(O God, where can I hide? Please, turn me into a turtle and I'll owe you two favors. Two for one, God. How can you refuse?)

When they found me two hours later, I was wrapped around a beanbag chair in a corner of the air studio. Side four of Tommy was just ending. "It's okay, Charles, it's okay. Man, that was beautiful. The whole town's talking about it. You're a hero!"

"A hero? An unemployed hero. A hero on welfare. You got any spare change, mister, I'm a hero. Big deal. I can't even work at the Phoenix. The son-of-a-bitch owns that too! Get Art Linkletter on the phone - quick."

A few days later I was asked to resign, but before any kind of a crisis came our boss left BCN and Boston for bigger and more challenging business ventures. John Brodey got promoted to full-time and the Bonzo Dog Band broke up. There was a call for me on line 10. Michael wanted me to try his fresh-picked I homegrown.

I was leaving to meet Michael when Robert the photographer called. Robert is a Greek who speaks with an English accent. He lives in sin with a woman named Randi who also speaks with an English accent, although she's never been further east than Martha's Vineyard. "Randi has just cooked up some delicious home-made matzoh-ball soup and Stu is here and we'd like to have you over for dinner, Charles."

"Great. I'm starving. We'll be right over." That was luck. I didn't have any bread. Neither did Michael, who wasn't working then. We both wasted no time getting over there.

IF YOU LIVED HERE, YOU'D BE HOME NOW the sign said. That sign I hate the most. (When the revolution comes, after the BANK OF AMERICA and HONEYWELL, that sign goes.) We parked and went upstairs to Robert and Randi's suite.

"Boy, Randi, I really underestimated you," I exclaimed, "can I have another serving? This is dynamite."

Four servings later we all sat back and smoked Michael's homegrown. It was giggle-dope, no question about that. Stu was giggling, Michael was giggling, all except Randi. Randi was chortling, which is quite different from a giggle, if you want to know the truth.

It was time to leave. I had to be on the air in 30 minutes. Randi initialed my parking ticket, and we thanked her profusely and left. At the parking lot downstairs the attendant looked at Randi's initials and snarled, "This ain't no good, felluh. What the hell kinda validation is that? It's $1.50 for two hours."

"I - we - don't have any money ... the girl upstairs said..."

"I don't care what she said," he sneered, walking to the front of the car, "lemme get your registration number!" He began writing, stooped in front of the car. "Don't you ever come back here again."

"God, Michael, that's strong dope," l said as we drove away, "l was flashing on letting the car roll right over that guy while he was writing."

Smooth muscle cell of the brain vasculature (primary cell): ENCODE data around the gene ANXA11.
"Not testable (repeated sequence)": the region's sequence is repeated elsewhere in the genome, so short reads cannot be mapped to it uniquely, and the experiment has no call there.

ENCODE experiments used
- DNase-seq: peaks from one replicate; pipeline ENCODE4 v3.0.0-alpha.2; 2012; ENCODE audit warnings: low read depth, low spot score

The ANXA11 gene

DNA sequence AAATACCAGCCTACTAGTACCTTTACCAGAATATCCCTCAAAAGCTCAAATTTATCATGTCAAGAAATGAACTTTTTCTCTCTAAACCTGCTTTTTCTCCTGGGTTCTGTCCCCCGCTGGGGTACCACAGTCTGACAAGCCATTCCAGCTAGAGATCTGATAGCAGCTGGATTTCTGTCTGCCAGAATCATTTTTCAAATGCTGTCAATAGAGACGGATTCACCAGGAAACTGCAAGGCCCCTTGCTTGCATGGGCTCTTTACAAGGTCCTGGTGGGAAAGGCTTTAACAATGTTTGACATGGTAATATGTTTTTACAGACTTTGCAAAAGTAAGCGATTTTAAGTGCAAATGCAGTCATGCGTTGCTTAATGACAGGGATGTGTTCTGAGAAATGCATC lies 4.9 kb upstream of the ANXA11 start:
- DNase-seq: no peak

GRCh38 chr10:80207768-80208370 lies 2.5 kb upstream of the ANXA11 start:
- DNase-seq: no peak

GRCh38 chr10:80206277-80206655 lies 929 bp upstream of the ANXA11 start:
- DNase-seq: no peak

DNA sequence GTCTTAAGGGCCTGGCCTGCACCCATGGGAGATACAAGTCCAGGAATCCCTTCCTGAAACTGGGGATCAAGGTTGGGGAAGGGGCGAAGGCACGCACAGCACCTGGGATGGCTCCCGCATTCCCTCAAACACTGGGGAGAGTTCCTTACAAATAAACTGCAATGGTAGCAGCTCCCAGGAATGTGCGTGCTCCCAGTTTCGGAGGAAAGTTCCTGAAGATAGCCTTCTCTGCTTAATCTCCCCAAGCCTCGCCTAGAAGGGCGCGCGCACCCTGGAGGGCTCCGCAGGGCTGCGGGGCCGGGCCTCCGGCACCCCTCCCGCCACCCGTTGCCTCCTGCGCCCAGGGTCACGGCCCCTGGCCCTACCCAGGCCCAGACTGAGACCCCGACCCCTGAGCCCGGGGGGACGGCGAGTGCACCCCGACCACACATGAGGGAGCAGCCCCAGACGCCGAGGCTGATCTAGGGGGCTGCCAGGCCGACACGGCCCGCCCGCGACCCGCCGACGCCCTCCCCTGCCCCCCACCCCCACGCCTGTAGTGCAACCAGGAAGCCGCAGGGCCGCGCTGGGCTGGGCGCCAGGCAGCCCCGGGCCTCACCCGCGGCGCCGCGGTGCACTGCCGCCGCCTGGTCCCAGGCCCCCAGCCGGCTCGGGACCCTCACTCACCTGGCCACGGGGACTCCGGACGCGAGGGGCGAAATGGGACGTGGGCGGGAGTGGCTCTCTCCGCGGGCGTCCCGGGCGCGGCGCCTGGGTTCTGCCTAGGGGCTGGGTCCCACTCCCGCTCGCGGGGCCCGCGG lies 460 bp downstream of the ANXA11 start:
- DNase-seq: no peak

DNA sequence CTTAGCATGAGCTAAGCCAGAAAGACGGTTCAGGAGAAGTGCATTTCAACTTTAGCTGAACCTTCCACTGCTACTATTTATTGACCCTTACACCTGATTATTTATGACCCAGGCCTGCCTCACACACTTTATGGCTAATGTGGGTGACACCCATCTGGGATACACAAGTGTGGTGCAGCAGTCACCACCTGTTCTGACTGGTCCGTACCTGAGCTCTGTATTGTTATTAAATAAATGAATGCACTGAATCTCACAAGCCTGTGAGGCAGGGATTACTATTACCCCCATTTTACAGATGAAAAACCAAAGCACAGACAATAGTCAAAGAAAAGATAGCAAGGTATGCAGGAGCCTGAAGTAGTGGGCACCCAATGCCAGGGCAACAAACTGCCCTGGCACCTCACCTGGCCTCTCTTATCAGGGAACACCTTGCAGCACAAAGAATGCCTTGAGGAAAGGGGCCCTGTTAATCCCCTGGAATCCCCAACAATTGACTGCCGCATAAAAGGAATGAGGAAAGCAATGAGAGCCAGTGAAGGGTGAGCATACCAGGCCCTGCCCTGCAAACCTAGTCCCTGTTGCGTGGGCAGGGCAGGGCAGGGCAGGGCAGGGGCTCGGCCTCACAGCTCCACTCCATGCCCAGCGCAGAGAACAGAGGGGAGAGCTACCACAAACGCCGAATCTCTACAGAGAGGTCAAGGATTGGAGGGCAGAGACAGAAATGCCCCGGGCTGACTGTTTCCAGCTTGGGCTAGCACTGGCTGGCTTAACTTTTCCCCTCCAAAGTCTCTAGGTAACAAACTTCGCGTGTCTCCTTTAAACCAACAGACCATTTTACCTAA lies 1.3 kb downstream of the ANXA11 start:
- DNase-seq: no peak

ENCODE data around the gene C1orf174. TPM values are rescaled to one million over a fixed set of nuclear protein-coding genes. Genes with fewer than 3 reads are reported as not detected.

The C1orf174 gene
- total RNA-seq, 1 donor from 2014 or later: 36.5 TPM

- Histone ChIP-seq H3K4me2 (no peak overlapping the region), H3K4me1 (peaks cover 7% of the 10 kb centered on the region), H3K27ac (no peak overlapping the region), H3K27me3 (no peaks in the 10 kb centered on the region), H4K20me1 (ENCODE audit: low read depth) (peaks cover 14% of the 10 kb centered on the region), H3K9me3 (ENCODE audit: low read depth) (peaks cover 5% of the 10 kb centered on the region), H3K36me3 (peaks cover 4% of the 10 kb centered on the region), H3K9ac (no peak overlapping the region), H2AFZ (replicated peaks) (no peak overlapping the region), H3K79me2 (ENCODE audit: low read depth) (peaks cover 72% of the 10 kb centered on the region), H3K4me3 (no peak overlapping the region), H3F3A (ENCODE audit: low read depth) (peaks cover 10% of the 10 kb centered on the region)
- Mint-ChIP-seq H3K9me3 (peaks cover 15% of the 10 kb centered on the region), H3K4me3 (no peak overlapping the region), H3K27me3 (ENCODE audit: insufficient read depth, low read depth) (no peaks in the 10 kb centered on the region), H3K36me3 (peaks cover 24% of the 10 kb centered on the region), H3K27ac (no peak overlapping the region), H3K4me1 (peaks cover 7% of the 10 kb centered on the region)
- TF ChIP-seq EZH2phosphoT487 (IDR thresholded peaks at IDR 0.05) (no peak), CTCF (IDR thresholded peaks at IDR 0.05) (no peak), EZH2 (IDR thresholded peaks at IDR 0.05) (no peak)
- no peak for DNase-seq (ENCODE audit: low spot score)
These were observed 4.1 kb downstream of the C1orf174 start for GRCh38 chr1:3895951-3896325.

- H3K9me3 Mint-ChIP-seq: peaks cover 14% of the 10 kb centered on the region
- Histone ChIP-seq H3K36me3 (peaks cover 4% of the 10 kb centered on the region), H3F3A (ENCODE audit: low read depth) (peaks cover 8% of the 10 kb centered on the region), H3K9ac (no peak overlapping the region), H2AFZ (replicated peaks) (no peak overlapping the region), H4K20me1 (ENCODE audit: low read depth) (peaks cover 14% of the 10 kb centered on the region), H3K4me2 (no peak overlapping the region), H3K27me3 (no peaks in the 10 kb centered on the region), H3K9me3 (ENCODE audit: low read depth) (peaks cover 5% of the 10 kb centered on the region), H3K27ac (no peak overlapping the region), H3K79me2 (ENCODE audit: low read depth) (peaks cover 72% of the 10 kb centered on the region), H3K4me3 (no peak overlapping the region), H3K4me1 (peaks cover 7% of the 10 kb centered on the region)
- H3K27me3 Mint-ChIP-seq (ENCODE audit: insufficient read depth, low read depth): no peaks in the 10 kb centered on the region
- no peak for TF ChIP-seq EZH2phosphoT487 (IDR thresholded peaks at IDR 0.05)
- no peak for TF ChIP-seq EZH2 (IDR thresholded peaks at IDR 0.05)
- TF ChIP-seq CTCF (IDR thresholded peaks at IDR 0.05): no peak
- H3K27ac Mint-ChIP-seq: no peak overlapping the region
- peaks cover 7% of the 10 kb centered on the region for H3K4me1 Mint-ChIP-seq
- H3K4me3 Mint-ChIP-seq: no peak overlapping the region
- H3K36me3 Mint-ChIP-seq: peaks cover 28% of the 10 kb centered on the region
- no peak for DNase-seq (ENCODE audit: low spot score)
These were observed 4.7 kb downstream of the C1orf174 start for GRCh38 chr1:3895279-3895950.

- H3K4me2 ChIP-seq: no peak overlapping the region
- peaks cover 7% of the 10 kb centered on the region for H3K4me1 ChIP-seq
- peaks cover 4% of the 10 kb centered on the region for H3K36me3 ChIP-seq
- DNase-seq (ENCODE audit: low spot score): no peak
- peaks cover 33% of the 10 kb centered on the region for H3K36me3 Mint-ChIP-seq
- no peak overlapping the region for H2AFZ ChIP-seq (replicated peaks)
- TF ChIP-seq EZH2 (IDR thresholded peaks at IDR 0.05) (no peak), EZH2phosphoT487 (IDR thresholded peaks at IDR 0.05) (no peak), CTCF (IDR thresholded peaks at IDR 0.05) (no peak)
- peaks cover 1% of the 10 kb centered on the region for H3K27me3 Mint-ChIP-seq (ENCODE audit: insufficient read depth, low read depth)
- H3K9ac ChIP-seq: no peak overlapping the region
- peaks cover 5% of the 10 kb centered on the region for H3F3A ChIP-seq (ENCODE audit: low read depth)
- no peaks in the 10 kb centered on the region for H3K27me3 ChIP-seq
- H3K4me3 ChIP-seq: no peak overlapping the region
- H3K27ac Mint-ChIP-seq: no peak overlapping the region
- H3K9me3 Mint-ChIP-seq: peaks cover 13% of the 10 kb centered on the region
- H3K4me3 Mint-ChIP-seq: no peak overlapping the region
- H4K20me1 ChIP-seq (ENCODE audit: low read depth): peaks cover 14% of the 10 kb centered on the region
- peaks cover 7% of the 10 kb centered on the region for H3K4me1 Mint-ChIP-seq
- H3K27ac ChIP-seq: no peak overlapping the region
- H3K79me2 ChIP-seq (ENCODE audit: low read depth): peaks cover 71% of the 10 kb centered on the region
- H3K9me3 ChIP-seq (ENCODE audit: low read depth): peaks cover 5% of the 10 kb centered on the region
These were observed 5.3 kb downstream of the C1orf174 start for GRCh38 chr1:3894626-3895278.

"You probably just had too much," Michael said. We both giggled.

Twenty minutes later I switched on the microphone to read a commercial for Newsweek magazine. They were analyzing the Kent State tragedy. As I was reading it, it seemed like the funniest thing ever written. What the hell did Newsweek know about the Kent State tragedy?

"Michael, I almost laughed during that ad, man. This dope of yours is too strong. I shouldn't have had so much."

"It ain't my dope. My dope is good, but it ain't that good. I only had two hits myself and I'm - I'm... it couldn't be the grass."

"My record's over!" I quickly put on the microphone.

"Well, happy Saturday night, everybody. Well ... here we are ... just me and you... all of you ... out there... I... I... uhh... guess I don't have my next record ready, do I? Well... uh... let's all go retreat for a bit... we'll regroup and meet at the big CITGO sign at midnight... (The microphone was malting). I'll... uh... be right back right after this commercial?" I reached for the closest tape I could find, pushed it into the cartridge machine and hit the start button. "Michael, I know you don't believe this, but the microphone was melting."

"You're melting, Charles." His face was pale. "Fucking Randi! FUCKING RANDI!" I screamed. I ran out to the front office. "Kate, get somebody in here to do my show, please! I've been drugged - electric matzoh-balls!" Those people that answer HUBFELT really got their shit together. Kate didn't even blink. She just picked up the phone and started dialing...

When my replacement arrived he said I was playing tapes of commercials one after the other. No songs - just commercials and IDs. He said Michael was comatose in a corner. I don't remember....

This article originally appeared in The Beat in 1985
(c) Charles William White III